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Table 2 The yield of xylose in acid hydrolysis of lignocellulosic biomass and hemicelluloses (Table 2 in ref. 20) Biomass Wheat straw Wheat straw Wheat straw Wheat straw Rice straw Rice straw Corncob/corn stover Corn stover Sugarcane bagasse Sugarcane bagasse Sugarcane bagasse Eucalyptus chips Poplar Arpen wood Oak hardwood Acid TFA TFA HCl H2SO4 H2SO4 H2SO4 H2SO4 H2SO4 H2SO4 H2SO4 H2SO4 H2SO4 H2SO4 H2SO4 H2SO4 Temp/1C 99 99 99 90 145 121 140 180 160 140 120 140 180 140 150 Time/min 420 1380 120 720 20 27 50 0.67 15 20 60 10 1 16 Yield (%) 80 70 73 97 77 81 80 88 83.3 80 21.18 80 76.4 83

Hemicellulose Methylglucuronoxylans Arabinomethylglucuronoxylans Glucomannans Galactoglucomannans Arabinogalactans Other galactans Pectins

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hydrolysis of hemicellulose more difficult than that of pure xylan. Although, cellulose hydrolysis with solid acid catalysts has been reported,35,36 methods for one-pot conversion of solid hemicelluloses (without any pre-treatment) into xylose, arabinose and furfural using solid acid catalysts (HZSM-5 and HUSY zeolites with 0.5 to 0.74 nm pore diameters, layered clays, aluminum incorporated mesoporous silica Al-MCM-41, Al-SBA-15) in aqueous medium are also known.37 As per the results and claim, the method is also capable of selectively converting just the hemicelluloses in lignocellulosic biomass using solid acid catalysts. A reaction using 1 wt% sulphuric acid catalyst at 170 1C produced 50% xylose + arabinose and 10% furfural in 1 h, however, a maximum of 41% xylose + arabinose was achieved at 170 1C in 3 h with HUSY (Si/Al = 15) catalyst. In this solid catalyzed process, maximum 12% furfural can be obtained when using HUSY (Si/Al = 15) and K10 montmorillonite clay catalyst. The higher yield of xylose + arabinose with sulfuric acid compared to HUSY (Si/Al = 15) can be explained by the fact that while sulfuric acid releases 12 mmol H+ in the reaction mixture, HUSY releases 0.165 mmol H+ under the reaction conditions.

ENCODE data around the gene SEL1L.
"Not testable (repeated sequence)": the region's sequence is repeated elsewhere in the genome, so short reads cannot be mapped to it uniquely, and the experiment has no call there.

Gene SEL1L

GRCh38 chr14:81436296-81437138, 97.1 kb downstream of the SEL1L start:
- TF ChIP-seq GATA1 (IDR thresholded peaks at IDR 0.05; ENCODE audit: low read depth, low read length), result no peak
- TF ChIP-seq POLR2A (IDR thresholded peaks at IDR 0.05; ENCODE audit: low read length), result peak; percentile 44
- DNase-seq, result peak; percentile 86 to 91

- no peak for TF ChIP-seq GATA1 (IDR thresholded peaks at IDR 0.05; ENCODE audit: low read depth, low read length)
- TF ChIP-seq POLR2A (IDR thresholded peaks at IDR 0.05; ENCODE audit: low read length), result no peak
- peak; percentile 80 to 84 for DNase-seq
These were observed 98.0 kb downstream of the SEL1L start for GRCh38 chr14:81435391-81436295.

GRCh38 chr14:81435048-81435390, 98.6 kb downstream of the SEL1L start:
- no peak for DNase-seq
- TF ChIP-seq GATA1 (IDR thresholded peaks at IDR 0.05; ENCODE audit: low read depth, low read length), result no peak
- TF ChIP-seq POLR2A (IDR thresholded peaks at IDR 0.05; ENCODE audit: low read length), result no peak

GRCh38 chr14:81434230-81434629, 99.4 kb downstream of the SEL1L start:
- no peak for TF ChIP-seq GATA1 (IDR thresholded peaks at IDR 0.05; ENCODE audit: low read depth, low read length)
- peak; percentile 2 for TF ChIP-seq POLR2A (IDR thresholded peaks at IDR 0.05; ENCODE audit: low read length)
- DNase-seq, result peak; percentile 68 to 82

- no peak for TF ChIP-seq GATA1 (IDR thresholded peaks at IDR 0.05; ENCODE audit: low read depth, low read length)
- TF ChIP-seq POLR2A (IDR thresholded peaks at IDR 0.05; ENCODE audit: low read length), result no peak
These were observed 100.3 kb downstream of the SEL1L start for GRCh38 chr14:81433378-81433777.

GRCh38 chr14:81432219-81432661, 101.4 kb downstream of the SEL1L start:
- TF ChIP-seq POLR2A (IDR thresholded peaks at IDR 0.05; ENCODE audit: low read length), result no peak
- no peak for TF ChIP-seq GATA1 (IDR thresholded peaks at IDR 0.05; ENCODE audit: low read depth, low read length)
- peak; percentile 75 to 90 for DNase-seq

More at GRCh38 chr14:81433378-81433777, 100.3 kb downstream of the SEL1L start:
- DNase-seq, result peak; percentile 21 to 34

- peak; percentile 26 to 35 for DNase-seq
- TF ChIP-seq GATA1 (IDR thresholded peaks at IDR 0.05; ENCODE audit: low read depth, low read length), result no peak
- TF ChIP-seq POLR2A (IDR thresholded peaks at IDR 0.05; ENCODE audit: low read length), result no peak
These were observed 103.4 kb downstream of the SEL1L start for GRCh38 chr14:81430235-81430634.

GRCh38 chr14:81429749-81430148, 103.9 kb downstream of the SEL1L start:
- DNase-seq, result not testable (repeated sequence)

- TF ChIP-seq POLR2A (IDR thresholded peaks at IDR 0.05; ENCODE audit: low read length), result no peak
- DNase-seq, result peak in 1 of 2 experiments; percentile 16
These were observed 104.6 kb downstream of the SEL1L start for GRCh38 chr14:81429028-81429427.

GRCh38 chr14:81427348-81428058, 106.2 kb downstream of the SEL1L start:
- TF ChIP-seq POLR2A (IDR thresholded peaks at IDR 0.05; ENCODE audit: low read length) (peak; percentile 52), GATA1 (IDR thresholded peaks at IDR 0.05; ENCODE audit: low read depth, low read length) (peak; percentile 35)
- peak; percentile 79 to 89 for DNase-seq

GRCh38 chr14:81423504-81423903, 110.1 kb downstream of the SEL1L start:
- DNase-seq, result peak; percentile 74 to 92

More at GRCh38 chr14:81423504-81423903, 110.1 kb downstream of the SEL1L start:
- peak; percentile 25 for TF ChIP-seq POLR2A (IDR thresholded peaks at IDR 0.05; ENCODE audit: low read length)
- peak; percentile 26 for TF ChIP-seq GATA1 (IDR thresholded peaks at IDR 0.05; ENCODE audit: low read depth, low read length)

4. Homogeneous catalytic strategy